Who’s Worse, Berniebros or Hillarybots?

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Kevin’s law of politics states:

Every candidate for office believes he’s been treated brutally unfairly by his opponent, the press, and his opponent’s supporters.

Occasionally this is even true. But usually it’s not. It’s just that candidates usually see only the abuse that’s been aimed at them. They never really notice the abuse hurled at their opponent.

For what it’s worth, I happen to have had a pretty good look during this election at the way both Bernie and Hillary supporters attack anything critical of their hero, and I have to call it a draw. I’ll confess that initially I thought the Berniebros were worse, but they’re not. The Hillarybots are every bit as obnoxious, and the condescension and contempt seem about equal on both sides. Bernie’s most avid supporters are convinced that Hillary fans are establishment shills, warmongers, and hate young people. And they are tired of being attacked as easily led, bro-centric cultists who have no clue about how real-world politics really works.

Likewise, Hillary’s most avid supporters are convinced that Bernie fans are naive, sexist, and in thrall to a cult leader. And they are tired of being attacked as corrupt, patronizing boomers who can’t stand the thought that no one cares what they think anymore.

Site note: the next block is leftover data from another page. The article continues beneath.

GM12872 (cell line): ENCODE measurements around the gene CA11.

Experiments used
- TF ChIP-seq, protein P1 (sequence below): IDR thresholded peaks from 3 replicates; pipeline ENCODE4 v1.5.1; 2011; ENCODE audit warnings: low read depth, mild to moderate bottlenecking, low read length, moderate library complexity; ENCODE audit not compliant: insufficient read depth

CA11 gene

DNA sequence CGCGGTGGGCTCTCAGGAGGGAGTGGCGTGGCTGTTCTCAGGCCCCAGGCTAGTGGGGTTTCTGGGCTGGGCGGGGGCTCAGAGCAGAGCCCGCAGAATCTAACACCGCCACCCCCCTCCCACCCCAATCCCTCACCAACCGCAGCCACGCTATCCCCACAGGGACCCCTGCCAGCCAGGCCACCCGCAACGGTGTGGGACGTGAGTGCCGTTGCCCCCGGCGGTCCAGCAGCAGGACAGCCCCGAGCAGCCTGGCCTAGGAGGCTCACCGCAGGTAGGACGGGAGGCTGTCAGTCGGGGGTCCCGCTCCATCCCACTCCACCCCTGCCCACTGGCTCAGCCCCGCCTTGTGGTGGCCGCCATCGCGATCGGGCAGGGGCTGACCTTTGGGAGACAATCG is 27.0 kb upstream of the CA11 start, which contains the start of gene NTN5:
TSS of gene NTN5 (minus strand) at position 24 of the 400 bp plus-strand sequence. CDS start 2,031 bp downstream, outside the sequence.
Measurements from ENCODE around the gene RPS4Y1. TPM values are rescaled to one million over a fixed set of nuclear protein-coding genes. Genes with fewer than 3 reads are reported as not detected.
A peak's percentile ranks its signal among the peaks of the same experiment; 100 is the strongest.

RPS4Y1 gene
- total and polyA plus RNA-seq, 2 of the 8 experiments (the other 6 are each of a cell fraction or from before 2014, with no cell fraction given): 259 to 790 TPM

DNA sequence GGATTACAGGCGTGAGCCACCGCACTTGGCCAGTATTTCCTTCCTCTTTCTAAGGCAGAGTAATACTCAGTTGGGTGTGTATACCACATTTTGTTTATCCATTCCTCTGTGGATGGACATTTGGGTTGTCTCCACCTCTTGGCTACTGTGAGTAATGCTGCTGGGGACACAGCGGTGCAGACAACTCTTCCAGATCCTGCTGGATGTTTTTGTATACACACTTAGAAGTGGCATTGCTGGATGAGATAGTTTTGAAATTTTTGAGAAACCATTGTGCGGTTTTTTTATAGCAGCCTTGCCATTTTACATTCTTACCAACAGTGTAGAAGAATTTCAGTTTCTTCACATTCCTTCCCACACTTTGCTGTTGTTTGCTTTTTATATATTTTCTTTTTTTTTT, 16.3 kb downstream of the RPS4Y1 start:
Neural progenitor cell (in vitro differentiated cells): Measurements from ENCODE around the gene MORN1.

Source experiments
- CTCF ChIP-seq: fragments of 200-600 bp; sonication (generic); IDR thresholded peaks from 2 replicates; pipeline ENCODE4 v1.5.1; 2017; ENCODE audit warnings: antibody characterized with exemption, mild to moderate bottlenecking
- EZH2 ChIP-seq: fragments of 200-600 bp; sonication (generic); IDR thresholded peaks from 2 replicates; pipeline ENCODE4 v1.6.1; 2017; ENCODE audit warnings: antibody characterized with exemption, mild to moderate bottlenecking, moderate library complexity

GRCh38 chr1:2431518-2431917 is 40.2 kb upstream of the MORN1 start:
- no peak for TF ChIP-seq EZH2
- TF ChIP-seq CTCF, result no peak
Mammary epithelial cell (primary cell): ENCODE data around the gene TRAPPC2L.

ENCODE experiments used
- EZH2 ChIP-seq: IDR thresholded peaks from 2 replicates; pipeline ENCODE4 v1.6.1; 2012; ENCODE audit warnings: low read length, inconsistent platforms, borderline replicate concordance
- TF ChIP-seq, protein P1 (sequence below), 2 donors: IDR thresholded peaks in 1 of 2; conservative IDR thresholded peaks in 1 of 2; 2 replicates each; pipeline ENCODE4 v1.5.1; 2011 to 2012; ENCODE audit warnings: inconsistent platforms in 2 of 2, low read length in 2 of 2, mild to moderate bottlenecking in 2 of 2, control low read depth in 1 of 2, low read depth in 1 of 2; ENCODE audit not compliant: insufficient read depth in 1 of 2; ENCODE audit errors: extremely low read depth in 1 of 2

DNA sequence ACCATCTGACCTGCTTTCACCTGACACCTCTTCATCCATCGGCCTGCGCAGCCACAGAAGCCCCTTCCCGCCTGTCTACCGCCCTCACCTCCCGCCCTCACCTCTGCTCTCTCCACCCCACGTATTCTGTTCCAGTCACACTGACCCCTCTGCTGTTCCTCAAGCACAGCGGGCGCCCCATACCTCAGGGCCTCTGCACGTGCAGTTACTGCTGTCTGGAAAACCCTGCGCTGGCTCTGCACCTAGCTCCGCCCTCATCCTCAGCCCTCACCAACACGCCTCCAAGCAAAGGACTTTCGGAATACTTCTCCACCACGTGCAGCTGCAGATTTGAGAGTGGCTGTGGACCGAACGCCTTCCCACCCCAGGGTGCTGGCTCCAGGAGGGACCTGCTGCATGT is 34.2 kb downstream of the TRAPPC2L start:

But here’s the good news: As near as I can tell, this only describes, at most, about 5 percent of the Democratic electorate even if they get the lion’s share of the attention. The other 95 percent has an ordinary preference but that’s all. When the dust has settled, they’ll shrug and let the outraged 5 percent go off and vote for Jill Stein or Gary Johnson or whoever. The rest of us will forget the primaries and put our minds to work on the upcoming election between Hillary Clinton and Donald Trump.

This process of forgetting about the primaries will start tomorrow. It will finish within a week or two.

DOES IT FEEL LIKE POLITICS IS AT A BREAKING POINT?

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It sure feels that way to me, and here at Mother Jones, we’ve been thinking a lot about what journalism needs to do differently, and how we can have the biggest impact.

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We aim to hire, build a team, and give them the time and space needed to understand how we got here and how we might get out. We want to dig into the forces and decisions that have allowed massive conflicts of interest, influence peddling, and win-at-all-costs politics to flourish.

It's unlike anything we've done, and we have seed funding to get started, but we're looking to raise $500,000 from readers by July when we'll be making key budgeting decisions—and the more resources we have by then, the deeper we can dig. If our plan sounds good to you, please help kickstart it with a tax-deductible donation today.

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Signed by Clara Jeffery

Clara Jeffery, Editor-in-Chief

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